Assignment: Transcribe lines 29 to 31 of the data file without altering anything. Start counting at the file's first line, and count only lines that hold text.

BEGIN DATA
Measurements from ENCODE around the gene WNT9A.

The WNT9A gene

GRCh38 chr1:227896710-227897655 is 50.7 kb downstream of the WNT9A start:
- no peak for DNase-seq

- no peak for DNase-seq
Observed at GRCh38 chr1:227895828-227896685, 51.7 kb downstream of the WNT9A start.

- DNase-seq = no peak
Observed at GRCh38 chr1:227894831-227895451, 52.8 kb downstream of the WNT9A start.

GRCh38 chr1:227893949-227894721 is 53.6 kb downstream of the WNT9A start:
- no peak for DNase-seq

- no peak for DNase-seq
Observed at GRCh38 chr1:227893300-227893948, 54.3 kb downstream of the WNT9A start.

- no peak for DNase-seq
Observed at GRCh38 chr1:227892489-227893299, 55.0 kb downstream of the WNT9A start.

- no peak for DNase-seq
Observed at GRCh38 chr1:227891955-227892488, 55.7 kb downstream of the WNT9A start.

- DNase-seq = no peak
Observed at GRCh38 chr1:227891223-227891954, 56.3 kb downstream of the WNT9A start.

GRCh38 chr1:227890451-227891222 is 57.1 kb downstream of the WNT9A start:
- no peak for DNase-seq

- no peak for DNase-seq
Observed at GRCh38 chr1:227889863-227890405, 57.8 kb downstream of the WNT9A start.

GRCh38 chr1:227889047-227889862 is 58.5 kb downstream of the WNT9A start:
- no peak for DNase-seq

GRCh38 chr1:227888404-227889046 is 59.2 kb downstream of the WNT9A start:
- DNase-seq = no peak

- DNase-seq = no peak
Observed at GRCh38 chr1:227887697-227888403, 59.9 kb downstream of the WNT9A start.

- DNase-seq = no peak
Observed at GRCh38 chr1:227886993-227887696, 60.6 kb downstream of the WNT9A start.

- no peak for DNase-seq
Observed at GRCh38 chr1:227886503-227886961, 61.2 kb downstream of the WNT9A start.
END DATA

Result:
- DNase-seq = no peak
Observed at GRCh38 chr1:227886993-227887696, 60.6 kb downstream of the WNT9A start.

- no peak for DNase-seq